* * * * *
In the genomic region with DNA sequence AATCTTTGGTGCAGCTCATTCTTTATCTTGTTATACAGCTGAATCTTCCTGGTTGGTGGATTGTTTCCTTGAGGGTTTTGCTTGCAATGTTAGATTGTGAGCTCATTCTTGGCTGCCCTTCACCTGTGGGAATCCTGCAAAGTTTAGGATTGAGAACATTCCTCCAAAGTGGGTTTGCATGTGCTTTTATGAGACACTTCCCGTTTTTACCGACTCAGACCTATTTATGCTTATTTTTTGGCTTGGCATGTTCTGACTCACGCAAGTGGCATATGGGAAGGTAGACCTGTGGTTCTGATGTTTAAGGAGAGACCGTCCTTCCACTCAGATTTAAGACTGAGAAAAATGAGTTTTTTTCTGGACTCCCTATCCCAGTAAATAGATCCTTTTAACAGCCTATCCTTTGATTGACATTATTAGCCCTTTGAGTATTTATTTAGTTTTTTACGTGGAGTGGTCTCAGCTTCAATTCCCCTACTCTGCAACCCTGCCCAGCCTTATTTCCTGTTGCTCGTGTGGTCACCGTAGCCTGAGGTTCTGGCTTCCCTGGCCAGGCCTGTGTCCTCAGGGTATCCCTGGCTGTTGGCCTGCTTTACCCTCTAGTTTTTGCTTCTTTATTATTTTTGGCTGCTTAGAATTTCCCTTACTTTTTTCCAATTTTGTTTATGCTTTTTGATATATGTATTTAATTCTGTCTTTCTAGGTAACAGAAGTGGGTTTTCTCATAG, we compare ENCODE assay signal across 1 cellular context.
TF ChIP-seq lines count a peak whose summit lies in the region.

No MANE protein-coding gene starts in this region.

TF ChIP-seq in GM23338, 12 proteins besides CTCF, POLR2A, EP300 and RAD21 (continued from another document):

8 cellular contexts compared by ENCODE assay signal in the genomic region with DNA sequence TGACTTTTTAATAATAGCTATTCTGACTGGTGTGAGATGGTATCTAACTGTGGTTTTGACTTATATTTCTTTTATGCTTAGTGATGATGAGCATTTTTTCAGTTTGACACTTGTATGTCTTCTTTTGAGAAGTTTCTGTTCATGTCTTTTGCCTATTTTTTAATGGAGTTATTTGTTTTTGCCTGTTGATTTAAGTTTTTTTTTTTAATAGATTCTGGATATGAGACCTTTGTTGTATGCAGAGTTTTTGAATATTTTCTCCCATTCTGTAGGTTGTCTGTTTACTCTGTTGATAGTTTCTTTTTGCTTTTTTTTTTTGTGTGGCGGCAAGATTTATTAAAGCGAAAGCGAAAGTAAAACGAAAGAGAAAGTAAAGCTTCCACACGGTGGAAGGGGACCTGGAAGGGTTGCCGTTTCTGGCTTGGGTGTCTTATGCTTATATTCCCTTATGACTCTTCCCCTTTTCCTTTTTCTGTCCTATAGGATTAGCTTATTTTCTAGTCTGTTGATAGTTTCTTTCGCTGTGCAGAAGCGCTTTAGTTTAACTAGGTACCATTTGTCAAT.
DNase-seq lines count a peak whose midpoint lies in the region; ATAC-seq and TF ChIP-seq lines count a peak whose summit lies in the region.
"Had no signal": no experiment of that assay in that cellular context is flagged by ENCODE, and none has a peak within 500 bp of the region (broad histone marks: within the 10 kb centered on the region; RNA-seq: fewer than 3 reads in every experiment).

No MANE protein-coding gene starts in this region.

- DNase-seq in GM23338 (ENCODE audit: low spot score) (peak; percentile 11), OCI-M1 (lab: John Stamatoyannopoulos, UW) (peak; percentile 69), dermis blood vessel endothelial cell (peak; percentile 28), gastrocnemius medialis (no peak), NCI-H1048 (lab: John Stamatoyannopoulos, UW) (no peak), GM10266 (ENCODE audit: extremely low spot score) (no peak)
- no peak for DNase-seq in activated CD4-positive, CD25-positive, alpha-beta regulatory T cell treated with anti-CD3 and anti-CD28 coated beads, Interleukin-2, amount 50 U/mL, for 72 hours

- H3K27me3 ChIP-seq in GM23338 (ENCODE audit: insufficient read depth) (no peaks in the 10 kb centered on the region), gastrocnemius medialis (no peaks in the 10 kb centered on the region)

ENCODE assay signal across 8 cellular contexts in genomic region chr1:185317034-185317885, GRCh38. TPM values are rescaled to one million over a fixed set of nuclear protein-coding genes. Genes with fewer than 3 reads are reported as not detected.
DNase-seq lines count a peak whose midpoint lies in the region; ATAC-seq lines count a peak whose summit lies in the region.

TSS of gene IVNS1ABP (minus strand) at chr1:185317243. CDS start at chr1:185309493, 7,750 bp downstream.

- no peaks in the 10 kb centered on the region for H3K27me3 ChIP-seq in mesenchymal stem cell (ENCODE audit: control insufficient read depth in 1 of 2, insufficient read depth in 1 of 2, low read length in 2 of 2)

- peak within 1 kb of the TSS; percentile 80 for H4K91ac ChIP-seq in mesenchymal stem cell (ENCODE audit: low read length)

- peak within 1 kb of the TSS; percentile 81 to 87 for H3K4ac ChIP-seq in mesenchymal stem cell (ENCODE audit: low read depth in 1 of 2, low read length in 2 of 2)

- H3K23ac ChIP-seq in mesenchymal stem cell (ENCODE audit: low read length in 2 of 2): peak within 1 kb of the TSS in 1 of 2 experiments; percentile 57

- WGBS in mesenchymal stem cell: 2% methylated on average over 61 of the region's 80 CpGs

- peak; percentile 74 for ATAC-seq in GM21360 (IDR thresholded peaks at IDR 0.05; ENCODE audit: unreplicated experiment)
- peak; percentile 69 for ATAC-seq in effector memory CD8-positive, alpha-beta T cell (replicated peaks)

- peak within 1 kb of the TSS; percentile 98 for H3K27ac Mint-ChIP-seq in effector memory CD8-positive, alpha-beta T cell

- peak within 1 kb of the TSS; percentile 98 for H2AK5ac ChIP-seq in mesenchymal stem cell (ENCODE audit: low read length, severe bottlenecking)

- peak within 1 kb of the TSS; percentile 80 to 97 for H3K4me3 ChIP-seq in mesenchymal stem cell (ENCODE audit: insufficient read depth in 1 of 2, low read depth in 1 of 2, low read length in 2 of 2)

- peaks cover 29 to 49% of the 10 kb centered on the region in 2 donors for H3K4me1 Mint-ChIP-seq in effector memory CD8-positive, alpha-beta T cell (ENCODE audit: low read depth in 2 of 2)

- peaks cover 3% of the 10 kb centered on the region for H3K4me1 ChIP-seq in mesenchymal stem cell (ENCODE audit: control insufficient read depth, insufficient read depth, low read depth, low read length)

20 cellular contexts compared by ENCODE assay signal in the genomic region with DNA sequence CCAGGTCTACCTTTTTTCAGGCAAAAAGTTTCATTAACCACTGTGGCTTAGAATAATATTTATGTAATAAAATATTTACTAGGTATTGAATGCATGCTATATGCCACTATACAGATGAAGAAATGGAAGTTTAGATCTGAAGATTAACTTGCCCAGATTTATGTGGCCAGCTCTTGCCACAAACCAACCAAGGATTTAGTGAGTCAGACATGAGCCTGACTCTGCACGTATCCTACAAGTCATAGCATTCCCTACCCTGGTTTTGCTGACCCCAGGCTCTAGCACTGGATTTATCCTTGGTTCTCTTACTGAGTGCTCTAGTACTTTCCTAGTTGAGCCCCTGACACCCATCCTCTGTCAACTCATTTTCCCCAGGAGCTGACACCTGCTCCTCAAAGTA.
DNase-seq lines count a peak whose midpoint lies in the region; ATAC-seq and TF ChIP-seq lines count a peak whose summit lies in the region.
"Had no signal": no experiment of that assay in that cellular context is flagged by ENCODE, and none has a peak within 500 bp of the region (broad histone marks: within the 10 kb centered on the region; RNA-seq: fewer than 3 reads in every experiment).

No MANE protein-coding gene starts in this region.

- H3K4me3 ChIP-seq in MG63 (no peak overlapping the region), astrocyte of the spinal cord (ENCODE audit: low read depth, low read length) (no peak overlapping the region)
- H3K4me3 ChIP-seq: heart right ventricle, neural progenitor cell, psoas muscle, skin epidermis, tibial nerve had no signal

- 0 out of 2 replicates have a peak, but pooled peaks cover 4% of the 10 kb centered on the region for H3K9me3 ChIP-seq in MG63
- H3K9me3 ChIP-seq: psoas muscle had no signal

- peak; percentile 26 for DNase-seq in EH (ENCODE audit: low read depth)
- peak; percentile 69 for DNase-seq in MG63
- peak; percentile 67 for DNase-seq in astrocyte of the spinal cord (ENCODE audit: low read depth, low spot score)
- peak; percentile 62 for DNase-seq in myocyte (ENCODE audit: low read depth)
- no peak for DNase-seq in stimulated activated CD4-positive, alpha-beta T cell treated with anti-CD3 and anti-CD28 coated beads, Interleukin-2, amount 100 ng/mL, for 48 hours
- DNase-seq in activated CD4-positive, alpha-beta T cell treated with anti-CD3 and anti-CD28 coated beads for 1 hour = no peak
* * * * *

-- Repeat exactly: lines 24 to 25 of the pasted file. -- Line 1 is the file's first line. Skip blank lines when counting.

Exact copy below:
- peak within 1 kb of the TSS; percentile 80 to 97 for H3K4me3 ChIP-seq in mesenchymal stem cell (ENCODE audit: insufficient read depth in 1 of 2, low read depth in 1 of 2, low read length in 2 of 2)

- peaks cover 29 to 49% of the 10 kb centered on the region in 2 donors for H3K4me1 Mint-ChIP-seq in effector memory CD8-positive, alpha-beta T cell (ENCODE audit: low read depth in 2 of 2)